As the daughter of a Kentucky Derby winner, Champagne Anyone figures to improve as the races get longer, Wilkes said. The Oaks will be her second try around two turns, having run fourth in the 1 1/16-mile Golden Rod (G2) to cap her juvenile campaign last fall.


“The further the better for her,” Wilkes said. “You could even see in that last race, she was only getting warmed up at the end there. I’m hoping the two turns will be right in her wheelhouse.”


Chris Landeros, up for each of Champagne Anyone’s six lifetime starts, rides back from Post 5.


Stepping into graded company for the first time will be Eclipse Thoroughbred Partners and Stetson Racing’s Point of Honor, undefeated in each of her two career starts. By two-time Horse of the Year and 2014 Hall of Famer Curlin, she debuted with an off-the-turf maiden special weight victory going 1 1/16 miles Dec. 16 at Gulfstream.


In her last race, Point of Honor captured the one-mile, 40-yard Suncoast Stakes Feb. 9 at Tampa Bay Downs by 2 ¾ lengths following a three-wide trip under Hall of Famer Javier Castellano, who retains the mount from Post 3.


“She’s been training well all winter. We’re happy with her, and we look forward to seeing her run on Saturday,” trainer George Weaver said. “She hasn’t been beaten yet, so that’s what you have to do, run against tougher horses and see what you’ve got. She’s training well and doing really well, so we’ll just lead her over there and see what she does.”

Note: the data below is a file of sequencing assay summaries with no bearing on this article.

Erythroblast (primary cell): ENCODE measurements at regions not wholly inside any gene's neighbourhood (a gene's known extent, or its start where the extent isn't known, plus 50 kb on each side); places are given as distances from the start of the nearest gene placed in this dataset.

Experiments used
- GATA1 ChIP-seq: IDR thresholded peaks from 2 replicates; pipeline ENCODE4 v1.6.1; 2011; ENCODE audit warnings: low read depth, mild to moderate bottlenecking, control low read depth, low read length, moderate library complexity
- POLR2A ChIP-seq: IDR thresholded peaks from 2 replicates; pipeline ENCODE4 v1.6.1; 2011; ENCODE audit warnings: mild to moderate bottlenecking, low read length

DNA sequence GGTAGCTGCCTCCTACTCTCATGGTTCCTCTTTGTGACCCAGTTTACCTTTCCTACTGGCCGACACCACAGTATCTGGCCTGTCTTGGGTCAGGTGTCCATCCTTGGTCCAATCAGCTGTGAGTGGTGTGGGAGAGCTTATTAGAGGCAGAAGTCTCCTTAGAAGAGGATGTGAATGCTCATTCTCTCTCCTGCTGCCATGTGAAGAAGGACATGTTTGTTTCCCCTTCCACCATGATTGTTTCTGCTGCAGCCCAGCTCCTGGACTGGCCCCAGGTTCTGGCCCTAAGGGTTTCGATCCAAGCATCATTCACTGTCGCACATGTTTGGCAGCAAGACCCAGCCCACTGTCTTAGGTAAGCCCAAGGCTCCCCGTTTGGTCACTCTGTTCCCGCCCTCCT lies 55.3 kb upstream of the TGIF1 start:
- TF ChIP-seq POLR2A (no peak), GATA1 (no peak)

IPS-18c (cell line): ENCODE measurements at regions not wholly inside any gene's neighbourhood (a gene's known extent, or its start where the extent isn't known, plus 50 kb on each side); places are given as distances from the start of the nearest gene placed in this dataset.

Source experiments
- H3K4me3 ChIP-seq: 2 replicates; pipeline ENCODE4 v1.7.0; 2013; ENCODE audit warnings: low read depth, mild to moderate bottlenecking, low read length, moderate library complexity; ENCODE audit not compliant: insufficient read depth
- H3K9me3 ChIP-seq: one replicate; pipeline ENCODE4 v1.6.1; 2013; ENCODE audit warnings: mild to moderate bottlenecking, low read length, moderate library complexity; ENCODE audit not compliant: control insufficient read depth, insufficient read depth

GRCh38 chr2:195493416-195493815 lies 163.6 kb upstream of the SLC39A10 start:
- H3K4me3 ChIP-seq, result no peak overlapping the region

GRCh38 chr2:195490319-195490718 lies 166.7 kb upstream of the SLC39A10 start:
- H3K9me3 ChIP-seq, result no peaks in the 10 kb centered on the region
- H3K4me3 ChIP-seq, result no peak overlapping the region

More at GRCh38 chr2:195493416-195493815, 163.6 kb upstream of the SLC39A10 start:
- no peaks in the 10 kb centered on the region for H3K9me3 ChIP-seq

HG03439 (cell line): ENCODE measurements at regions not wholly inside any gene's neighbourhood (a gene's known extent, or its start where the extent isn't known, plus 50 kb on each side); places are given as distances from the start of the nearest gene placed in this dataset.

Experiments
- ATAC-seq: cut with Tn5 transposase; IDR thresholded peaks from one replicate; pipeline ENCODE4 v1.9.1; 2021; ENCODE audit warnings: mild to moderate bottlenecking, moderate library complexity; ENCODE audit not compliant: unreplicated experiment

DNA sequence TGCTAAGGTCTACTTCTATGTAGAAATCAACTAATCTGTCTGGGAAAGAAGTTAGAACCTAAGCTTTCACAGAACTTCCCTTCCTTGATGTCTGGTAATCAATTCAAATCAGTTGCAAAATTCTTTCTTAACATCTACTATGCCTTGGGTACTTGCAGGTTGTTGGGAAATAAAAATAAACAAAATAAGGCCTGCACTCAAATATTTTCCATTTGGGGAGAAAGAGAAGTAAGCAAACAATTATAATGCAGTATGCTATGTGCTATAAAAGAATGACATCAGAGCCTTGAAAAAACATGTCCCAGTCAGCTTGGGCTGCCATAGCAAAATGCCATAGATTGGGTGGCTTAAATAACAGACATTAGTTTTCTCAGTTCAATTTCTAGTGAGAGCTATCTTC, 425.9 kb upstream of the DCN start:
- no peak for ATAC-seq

Weaver said Point of Honor gave little indication of her ability while leading up to her unveiling, but he has been impressed by her results in the afternoon. In particular, he likes the maturity she has shown for a relatively inexperienced horse that has been favored in each of her first two runs.


“In the morning she trains fairly ordinary. She doesn’t do anything special in the morning, and never has, so it was a pleasant surprise how she’s jumped up and is two-for-two now. We’re excited to see if she can add to it,” he said. “She did do very well last time. She’s very professional, that’s one of her fine attributes. She knows how to rate herself and she knows how to move when it’s time to move.”


Based at the Palm Beach Downs training center, where she has breezed four times this month following the Suncoast, Point of Honor’s grandfather is 2006 3-year-old champion Bernardini, leaving Weaver optimistic about her future.


“All horses are different but she’s very classy, very professional, does everything right. We’re happy to have her in the barn,” he said. “She’s been doing well all winter and now it’s going to be up to her. I don’t know who’s going to run against her or what the competition is, but it really doesn’t matter. We’re looking to continue on with her 3-year-old campaign and see how far we can take it.”


Magic Stables’ Bella Ciao returns to stakes company after running second in an entry-level optional claiming allowance going one mile March 8 at Gulfstream, beaten 1 ¼ lengths. Prior to that she had run in five consecutive stakes, including a fourth in the Spinaway (G1) at Saratoga last summer in her third career start and a third in the seven-furlong Hut Hut Dec. 8 in her juvenile finale. Two-time defending Championship Meet leading rider Luis Saez, who has been red-hot winning 41 races this month, has the assignment from Post 4.


Trainer Dale Romans has won three of the last four editions of the Oaks, with Coach Rocks (2018), Go Maggie Go (2016) and Birdatthewire (2015). He will be represented by Frank Jones Jr. and Nancy Delony’s Shacklette, a winner of her last two starts at Gulfstream, most recently going a mile in a starter optional claimer March 13. Nik Juarez will ride from Post 2.


Peter Brant’s Dunbar Road, an 8 ¾-length maiden special weight winner March 3 at Gulfstream in her career debut; and Nice Guys Stables, Steve Hornstock and Margarita Del Russo’s Safta, third in a six-furlong maiden special weight Feb. 24, complete the field.